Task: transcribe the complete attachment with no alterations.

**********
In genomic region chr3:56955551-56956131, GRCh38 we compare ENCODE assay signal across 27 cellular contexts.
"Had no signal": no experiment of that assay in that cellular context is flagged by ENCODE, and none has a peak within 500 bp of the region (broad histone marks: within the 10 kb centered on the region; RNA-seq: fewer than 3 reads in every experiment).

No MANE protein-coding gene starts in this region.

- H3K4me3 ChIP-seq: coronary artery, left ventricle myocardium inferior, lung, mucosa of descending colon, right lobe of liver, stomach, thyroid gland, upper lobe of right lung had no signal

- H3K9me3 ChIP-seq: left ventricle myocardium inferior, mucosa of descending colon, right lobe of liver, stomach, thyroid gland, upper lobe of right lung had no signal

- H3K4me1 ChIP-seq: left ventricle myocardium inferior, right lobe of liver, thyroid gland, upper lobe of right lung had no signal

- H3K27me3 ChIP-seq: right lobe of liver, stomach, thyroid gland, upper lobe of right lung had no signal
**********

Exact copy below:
In genomic region chr3:56955551-56956131, GRCh38 we compare ENCODE assay signal across 27 cellular contexts.
"Had no signal": no experiment of that assay in that cellular context is flagged by ENCODE, and none has a peak within 500 bp of the region (broad histone marks: within the 10 kb centered on the region; RNA-seq: fewer than 3 reads in every experiment).

No MANE protein-coding gene starts in this region.

- H3K4me3 ChIP-seq: coronary artery, left ventricle myocardium inferior, lung, mucosa of descending colon, right lobe of liver, stomach, thyroid gland, upper lobe of right lung had no signal

- H3K9me3 ChIP-seq: left ventricle myocardium inferior, mucosa of descending colon, right lobe of liver, stomach, thyroid gland, upper lobe of right lung had no signal

- H3K4me1 ChIP-seq: left ventricle myocardium inferior, right lobe of liver, thyroid gland, upper lobe of right lung had no signal

- H3K27me3 ChIP-seq: right lobe of liver, stomach, thyroid gland, upper lobe of right lung had no signal